Which would you prefer? A cost estimate? Or a value estimate?

Recently, a client asked us to review series of cost estimates to help establish whether the rates and calculations were in-line with industry benchmarks. 

While it’s a familiar request – many clients ask for a reference point when spot-checking costs – it’s also an indication the client has concerns around the cost basis and the real or perceived value associated with the estimate.

And that got us thinking about redefining expectations around cost estimates so that value calculation could become as transparent as the cost. 

So why not start asking for a ‘value estimate’ instead of a cost estimate?  In our view, it’s a win-win for both the marketer and the agency – the marketer knows what they’re really getting for their money and the agency stands a much better chance of selling whatever it is they’re proposing. 

Here are a few thought starters:


Marketers would be able to get a transparent view of what something really costs because the agency would be basing their value calculation on these costs.  If the cost is too high – the value calculation gets called into question – not thrown out.


As agencies are placing a value figure on the proposals they’re putting forward, there would likely be greater scrutiny on the development of the estimates before they get sent.  In theory, marketers could measure agency performance against the ability to deliver the value outlined in the value estimate.


Costs and performance against specific projects would also become more measurable because there’s are now value equations built right into the estimates.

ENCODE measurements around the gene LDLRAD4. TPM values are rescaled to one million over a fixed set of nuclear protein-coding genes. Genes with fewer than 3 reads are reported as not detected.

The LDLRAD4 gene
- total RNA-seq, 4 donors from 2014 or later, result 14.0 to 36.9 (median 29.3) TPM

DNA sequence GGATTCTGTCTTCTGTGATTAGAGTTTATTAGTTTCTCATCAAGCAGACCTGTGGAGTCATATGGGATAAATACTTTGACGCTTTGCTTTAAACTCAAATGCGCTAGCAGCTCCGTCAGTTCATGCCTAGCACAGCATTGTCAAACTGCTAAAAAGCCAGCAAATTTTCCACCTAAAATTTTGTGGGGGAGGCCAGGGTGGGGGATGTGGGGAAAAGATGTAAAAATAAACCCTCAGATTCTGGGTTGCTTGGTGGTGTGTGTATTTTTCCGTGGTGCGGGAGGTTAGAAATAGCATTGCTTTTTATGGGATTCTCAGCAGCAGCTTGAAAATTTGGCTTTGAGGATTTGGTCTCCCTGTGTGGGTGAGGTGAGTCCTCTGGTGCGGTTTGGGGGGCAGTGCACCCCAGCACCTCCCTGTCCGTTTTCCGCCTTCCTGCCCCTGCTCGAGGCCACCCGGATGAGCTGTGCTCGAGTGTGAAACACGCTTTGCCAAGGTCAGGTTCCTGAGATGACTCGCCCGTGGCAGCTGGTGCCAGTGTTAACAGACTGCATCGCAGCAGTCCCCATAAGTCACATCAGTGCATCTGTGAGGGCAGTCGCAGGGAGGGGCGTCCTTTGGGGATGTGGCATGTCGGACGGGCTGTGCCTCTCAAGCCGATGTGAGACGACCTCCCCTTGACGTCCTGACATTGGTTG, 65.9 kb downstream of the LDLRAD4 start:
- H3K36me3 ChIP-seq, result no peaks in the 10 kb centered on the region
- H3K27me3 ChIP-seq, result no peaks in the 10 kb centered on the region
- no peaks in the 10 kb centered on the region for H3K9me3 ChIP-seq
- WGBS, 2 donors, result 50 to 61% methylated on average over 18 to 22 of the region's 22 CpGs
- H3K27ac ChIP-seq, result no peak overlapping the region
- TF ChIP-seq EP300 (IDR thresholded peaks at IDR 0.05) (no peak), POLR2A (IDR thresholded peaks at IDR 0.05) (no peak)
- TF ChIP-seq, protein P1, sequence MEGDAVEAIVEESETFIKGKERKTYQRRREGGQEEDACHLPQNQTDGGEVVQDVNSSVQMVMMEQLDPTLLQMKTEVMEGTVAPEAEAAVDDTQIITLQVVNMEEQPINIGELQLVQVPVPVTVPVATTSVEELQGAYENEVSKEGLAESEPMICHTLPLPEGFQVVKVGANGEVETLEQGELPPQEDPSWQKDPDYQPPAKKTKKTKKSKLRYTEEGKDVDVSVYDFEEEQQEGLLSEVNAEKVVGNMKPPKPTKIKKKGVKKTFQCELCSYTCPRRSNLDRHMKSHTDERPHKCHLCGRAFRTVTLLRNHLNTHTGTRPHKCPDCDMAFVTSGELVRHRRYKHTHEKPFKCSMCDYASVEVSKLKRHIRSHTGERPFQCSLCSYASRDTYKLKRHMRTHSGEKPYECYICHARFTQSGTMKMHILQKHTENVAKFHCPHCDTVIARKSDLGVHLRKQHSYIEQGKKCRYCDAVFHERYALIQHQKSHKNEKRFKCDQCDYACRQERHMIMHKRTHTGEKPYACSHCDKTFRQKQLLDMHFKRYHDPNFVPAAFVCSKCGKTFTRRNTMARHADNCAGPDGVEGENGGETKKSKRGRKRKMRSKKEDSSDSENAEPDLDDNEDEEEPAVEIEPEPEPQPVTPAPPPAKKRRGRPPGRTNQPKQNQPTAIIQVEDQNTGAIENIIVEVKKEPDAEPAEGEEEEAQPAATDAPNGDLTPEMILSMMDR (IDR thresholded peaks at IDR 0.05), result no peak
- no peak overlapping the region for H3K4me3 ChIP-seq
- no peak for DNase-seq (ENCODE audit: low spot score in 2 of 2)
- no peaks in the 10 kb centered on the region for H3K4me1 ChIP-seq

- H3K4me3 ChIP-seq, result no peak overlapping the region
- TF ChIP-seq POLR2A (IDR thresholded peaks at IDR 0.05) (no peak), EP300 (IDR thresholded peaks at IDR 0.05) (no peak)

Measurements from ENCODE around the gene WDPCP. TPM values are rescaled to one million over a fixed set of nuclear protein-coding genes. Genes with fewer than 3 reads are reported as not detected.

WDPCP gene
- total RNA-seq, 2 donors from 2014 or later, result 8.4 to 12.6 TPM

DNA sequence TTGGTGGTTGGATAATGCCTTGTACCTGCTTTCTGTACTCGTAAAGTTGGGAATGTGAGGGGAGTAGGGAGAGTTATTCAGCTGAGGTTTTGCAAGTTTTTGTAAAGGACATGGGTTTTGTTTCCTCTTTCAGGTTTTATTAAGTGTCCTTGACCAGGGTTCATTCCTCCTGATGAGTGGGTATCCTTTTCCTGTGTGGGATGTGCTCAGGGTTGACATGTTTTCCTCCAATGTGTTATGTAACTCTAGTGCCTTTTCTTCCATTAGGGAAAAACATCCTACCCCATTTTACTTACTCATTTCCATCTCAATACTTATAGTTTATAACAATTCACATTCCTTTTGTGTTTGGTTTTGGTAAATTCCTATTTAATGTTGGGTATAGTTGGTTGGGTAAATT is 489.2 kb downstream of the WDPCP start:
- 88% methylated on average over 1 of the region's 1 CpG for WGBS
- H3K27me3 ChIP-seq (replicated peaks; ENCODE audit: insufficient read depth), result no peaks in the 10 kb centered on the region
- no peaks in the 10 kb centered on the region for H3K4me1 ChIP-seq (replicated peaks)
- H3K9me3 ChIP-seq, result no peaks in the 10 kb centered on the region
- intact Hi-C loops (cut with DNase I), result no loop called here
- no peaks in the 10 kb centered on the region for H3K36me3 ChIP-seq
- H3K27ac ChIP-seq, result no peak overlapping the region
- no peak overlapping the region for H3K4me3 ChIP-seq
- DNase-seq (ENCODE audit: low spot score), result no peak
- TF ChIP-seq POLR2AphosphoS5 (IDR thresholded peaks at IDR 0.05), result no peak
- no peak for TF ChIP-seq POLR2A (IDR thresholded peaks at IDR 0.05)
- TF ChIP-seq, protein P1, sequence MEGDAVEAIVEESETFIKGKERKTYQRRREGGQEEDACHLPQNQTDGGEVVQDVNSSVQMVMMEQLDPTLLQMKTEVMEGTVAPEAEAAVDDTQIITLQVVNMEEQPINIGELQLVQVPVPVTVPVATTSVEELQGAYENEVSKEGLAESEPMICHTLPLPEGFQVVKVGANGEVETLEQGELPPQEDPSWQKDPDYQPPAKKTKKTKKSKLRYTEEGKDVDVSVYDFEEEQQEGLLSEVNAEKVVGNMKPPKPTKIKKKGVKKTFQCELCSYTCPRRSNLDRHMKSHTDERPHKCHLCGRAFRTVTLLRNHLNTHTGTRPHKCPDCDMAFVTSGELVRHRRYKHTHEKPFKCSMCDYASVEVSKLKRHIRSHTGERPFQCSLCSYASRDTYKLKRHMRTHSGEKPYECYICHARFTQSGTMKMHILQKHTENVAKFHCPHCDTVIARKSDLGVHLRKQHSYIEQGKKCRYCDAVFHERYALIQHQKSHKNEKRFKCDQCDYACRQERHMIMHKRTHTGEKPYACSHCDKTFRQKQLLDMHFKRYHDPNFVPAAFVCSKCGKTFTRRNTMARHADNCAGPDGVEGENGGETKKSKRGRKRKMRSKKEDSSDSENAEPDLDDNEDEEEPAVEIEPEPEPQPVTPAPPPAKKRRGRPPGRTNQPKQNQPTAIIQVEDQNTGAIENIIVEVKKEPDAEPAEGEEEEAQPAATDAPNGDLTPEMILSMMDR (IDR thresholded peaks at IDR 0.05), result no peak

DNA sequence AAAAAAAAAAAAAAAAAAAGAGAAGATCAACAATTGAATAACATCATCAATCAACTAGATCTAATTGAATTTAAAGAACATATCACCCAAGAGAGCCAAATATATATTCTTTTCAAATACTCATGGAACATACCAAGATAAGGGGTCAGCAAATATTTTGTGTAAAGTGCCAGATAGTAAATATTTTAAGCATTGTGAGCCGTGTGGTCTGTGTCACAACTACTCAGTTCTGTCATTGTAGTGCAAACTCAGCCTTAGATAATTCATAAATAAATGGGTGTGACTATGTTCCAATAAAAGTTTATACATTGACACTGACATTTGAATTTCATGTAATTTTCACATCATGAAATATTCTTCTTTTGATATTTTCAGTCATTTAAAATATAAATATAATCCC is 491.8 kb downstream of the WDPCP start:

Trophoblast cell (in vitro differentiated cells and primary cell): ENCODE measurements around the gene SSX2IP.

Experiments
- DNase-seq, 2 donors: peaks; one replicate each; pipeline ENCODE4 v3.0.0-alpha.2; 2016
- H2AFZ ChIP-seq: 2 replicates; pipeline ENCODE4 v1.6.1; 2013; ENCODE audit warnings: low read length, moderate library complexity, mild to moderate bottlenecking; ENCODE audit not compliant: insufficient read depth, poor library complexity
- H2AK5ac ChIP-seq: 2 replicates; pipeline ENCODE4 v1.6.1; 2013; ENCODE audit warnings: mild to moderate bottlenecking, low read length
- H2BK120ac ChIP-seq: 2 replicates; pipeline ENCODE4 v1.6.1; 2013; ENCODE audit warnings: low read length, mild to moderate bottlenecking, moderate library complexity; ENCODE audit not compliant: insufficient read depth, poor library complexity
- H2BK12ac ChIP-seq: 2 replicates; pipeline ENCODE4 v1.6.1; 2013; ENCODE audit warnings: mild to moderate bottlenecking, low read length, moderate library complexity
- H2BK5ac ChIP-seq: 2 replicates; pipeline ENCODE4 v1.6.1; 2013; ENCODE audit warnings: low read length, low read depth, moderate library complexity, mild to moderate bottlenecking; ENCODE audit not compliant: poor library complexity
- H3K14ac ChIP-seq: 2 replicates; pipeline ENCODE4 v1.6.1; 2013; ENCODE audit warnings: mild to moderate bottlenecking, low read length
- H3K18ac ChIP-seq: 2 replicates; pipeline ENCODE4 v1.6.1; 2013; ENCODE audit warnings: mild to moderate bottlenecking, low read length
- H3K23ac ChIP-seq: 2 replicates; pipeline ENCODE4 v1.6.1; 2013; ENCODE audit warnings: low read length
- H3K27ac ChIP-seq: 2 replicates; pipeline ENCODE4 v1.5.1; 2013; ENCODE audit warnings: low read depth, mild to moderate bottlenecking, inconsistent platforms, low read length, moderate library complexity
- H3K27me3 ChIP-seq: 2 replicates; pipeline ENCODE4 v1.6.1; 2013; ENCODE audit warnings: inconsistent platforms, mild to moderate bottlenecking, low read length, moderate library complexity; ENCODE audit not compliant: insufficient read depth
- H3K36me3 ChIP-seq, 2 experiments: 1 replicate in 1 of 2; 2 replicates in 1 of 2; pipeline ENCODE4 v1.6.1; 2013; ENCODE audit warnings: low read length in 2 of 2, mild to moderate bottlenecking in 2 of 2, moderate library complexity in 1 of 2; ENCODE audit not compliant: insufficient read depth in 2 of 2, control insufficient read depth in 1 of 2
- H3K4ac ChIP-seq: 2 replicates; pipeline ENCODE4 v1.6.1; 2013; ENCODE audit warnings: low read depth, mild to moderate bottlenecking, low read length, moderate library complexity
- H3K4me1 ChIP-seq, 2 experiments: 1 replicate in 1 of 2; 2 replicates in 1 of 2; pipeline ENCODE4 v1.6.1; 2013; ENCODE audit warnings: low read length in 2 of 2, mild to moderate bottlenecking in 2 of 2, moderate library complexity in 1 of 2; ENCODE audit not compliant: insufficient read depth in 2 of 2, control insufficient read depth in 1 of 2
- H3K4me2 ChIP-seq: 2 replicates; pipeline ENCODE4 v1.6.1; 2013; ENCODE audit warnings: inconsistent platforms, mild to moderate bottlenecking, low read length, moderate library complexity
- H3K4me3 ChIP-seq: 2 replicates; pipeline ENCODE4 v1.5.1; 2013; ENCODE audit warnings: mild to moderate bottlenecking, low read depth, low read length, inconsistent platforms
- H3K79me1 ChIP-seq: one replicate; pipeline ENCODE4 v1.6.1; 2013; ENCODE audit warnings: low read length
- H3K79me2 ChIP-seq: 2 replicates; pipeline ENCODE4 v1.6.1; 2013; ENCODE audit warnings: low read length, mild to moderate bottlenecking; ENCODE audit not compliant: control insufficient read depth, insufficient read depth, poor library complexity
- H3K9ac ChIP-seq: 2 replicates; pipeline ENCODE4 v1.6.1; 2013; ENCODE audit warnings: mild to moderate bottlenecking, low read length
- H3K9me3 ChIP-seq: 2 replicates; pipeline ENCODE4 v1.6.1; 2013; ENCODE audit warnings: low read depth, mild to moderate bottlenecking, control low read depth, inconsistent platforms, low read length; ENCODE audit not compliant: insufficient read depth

ROI on total cost

Because there’s now a window of transparency into costs being put forward, marketers will also have the formulae necessary to calculate the ROI – not just on the value estimate that’s in front of them, but all the value estimates provided over a period of time. 

Better results

My guess is results would be better too – perhaps not as much of a stretch as you might think. 

If the agency providing the estimate has really stepped up and provided a value estimate that they’ll be measured against – or held accountable to – it’s likely that the agency is going to put deeper thought into the value estimates they put forward to ensure they do indeed deliver on the value they propose.

The big caveat here is that lowest cost does not equal to greatest value and not everything can necessarily be neatly bundled into a value estimate.  But if marketers mandated every cost estimate above say, $100,000 be re-written and re-presented as a ‘value estimate’ – wouldn’t that make for a new and highly effective way of calculating estimates before they hit your desktop?

Personally, I’d rather have ‘value estimates’ hitting my desk than cost estimates. What about you?


Stephan Argent is Founder and Principal at Listenmore Inc  offering confidential advisory to marketers looking for truly independent insight and advice they can’t find anywhere else. Read more like this on our blog Marketing Unscrewed / follow me @StephanArgent

Photo: rawdonfox

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